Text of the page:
Looking into the next three to five years, I can guarantee only a few things. Enterprise IT operations will become more complex, CIOs will carry a greater burden to drive innovation and growth, and managed services will become a mainstream solution.
Five years ago, cost reduction was the reason to let someone else manage all or part of the network. Adoption has been steady but still only sits at about 30%. Today, we’re looking at managed services as the way to let CIOs focus on innovative ways to drive revenue, improve the customer experience and nudge past the competition.
The way I see it, when tech leaders put their powers to work on business strategy, they will push their organizations in directions that the other leaders cannot foresee. Freeing them from IT management to innovation is the real value of a managed services model. A CIO who understands the digital ecosystem will bring forward breakthrough mobile, cloud and big data strategies. We’ll see better corporate performance.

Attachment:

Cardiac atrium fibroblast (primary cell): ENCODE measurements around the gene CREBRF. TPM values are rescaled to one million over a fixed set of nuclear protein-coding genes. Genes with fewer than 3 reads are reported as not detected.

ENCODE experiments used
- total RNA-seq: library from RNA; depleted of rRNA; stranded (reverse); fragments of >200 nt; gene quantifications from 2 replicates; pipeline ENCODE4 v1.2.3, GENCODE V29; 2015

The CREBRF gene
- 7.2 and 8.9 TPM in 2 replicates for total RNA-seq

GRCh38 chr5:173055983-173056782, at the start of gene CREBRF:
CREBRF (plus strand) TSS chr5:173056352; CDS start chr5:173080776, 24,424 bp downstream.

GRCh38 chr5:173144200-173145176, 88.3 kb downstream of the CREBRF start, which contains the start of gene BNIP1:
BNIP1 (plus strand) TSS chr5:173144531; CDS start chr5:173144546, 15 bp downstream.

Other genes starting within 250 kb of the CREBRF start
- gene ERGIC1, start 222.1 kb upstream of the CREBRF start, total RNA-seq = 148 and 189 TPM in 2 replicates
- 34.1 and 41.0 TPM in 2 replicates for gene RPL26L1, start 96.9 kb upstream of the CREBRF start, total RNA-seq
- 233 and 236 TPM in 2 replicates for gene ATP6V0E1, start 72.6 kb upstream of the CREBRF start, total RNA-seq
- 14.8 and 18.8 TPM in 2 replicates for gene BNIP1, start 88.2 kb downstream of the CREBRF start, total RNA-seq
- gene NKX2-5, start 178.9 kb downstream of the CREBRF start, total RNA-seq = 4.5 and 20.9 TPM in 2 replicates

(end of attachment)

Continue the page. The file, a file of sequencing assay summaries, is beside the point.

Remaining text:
And given what I know about IT leaders, they’re not going to be simple ideas. They will demand agility, real-time performance, scalability, flexibility and high volumes. Add the specter of security, and it will be essential to put IT management in the hands of a team with the dedicated expertise and capability.
We will also see better performance from managed services providers, as they take a more proactive approach to maintaining and managing systems, so problems are fewer and farther between and glitches less significant. They’re already specialists, better at managing complex environments than in-house teams, and will rise to the challenges handed to them by their increasingly progressive, innovative partners.
At the same time, CIOs and their teams will become better at something else. Something more impressive to the board.
What’s your appetite for managed services? Skeptical about cost savings?
Concerned you’ll lose control of your IT operations? Worried about security?
Or are you ready to fully engage your IT leaders’ in business strategy?